Critical access hospitals (CAH) need to be aware of what is eligible for Medicare Meaningful Use incentives, and it can be confusing. Sure, we need to purchase a certified electronic health records (EHR), but the incentives for Medicare specify that CAHs can get a portion of the "reasonable costs" of acquiring certified technology. There are several catches (just read the FAQ 10163 and you will see what I mean). Here are some very important considerations when signing a contract for an EHR, whether from a vendor or a larger hospital system offering a great deal on their system.
A Right To Use Agreement is the most common contract for an EHR, at least historically. This type of agreement is similar to what you get when you purchase office software, such as from Microsoft. Surprisingly, you do not technically "own" the software in this case (or any that I will talk about). You merely have a right to use the software. These agreements generally also state that you lose that right to use the software if you quit paying the annual support and maintenance fees. One of the secrets in the software industry (not just health care) is that vendors make money on the maintenance agreement, not necessarily the licensing agreement. This is why vendors will usually negotiate aggressively on the licensing fee, but not on the maintenance. Even though you don't own the software, the right to use licensing agreement fees (not the maintenance fees - those are non-capital) are usually a capital expense and thus eligible for CAH Meaningful Use incentives from Medicare.
If you choose to lease the software over a period of time, then things get a little more tricky. Thankfully, the Centers for Medicare and Medicaid Services (CMS) recently clarified what is a qualified expense in FAQ 10722. Leasing can make sense if the hospital can not afford the licensing fees up front. Many vendors offer leasing packages as an option when that final contract is delivered. However, an Operating Lease is not depreciable, and therefore not eligible for Meaningful Use incentives. Capital Leases are eligible expenses, and it is important that you understand the difference. One of the four following conditions must be met for the purchase to be a capital lease:
- The lease transfers title of the facilities or equipment to the lessee during the lease term,
- The lease contains a bargain purchase option,
- The lease term is 75 percent or more of the useful life of the facilities or equipment. This provision is not applicable if the lease begins in the last 25 percent of the useful life of the facilities or equipment, or
- The present value of the minimum lease payments (that is, payments to be made during the lease term, including bargain purchase option, guaranteed residual value, or penalties for failure to renew) equal 90 percent or more of the fair market value of the leased property. This provision is not applicable if the lease begins in the last 25 percent of the useful life of the facilities or equipment. The present value is computed using the lessee's incremental borrowing rate, unless the interest rate implicit in the lease is known and is less than the lessee's incremental borrowing rate, in which case, the interest rate implicit in the lease is used.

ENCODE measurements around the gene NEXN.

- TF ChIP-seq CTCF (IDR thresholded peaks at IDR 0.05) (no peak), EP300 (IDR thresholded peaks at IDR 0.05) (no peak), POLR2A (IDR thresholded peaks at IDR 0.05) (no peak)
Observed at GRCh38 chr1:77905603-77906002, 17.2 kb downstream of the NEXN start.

"Cloud Computing" is a trend in Information Technology (I hate the term "cloud computing" by the way - it sounds too magical). Software as a Service (SaaS) is another term for this type of software delivery. Basically, the equipment is housed somewhere besides your facility, in a secured data center. This type of "software delivery" is becoming more common now that high-speed Internet is more readily available. Is this type of agreement eligible for incentive dollars? Think about it: You don't own the hardware, or the software, and you usually pay a monthly fee to use it. That is a clear operating expense, not depreciable, and not eligible for Meaningful Use incentives under the Medicare rules for CAHs. These agreements often make sense: They are a reasonable expense, the implementation costs are usually low or nonexistent (since there is little customization allowed), the hospital does not need to worry about backups or having a Unix geek (like me) on staff, etc. These reasons may offset the value of the incentives, actually! Also, some vendors are structuring the agreements so that you CAN receive some incentives. If you are considering entering into this kind of agreement, ask questions about whether you can still receive Medicare incentives. Also ask about security, reliability, support, and a million other things that should be in another post...
Finally, all of these contract concerns apply when you are entering into an agreement with a larger hospital system. The key is whether or not the expenses are depreciable, and as a CIO, that is a term that I struggle to understand. Feel free to look at 42 CFR 413, or the Federal Accounting Standards Board (FASB) rules. For me, it's easier to understand the Theory of Special Relativity, but thanks to the CMS Frequently Asked Questions site I think I am starting to get it...